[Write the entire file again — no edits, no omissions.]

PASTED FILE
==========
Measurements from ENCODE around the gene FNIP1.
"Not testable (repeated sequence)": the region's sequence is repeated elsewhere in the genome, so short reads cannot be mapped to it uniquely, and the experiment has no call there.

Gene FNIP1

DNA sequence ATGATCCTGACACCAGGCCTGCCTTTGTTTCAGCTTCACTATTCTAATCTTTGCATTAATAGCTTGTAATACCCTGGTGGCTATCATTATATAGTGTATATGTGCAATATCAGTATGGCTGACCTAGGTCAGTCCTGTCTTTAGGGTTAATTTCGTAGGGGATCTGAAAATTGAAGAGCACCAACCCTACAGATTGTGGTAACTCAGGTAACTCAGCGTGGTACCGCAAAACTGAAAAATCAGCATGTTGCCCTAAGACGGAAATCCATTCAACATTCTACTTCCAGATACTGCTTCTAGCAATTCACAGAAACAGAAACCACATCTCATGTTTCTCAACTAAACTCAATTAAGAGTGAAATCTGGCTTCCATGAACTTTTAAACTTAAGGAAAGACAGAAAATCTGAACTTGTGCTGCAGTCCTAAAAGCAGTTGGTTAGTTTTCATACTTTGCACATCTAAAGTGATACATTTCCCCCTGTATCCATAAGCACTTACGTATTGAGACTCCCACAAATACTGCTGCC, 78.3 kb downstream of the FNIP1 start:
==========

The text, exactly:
Measurements from ENCODE around the gene FNIP1.
"Not testable (repeated sequence)": the region's sequence is repeated elsewhere in the genome, so short reads cannot be mapped to it uniquely, and the experiment has no call there.

Gene FNIP1

DNA sequence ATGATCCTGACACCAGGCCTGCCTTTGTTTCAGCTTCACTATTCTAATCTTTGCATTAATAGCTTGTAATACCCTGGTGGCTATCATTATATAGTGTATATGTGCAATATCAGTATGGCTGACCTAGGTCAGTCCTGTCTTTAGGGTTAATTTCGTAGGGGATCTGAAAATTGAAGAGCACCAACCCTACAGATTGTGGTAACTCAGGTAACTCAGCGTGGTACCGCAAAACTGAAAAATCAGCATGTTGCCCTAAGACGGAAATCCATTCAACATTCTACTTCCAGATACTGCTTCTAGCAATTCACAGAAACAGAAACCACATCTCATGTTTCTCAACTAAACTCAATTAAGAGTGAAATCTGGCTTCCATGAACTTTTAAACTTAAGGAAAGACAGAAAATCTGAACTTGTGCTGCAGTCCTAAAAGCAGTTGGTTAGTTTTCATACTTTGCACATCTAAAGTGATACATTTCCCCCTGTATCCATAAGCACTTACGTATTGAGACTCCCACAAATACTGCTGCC, 78.3 kb downstream of the FNIP1 start: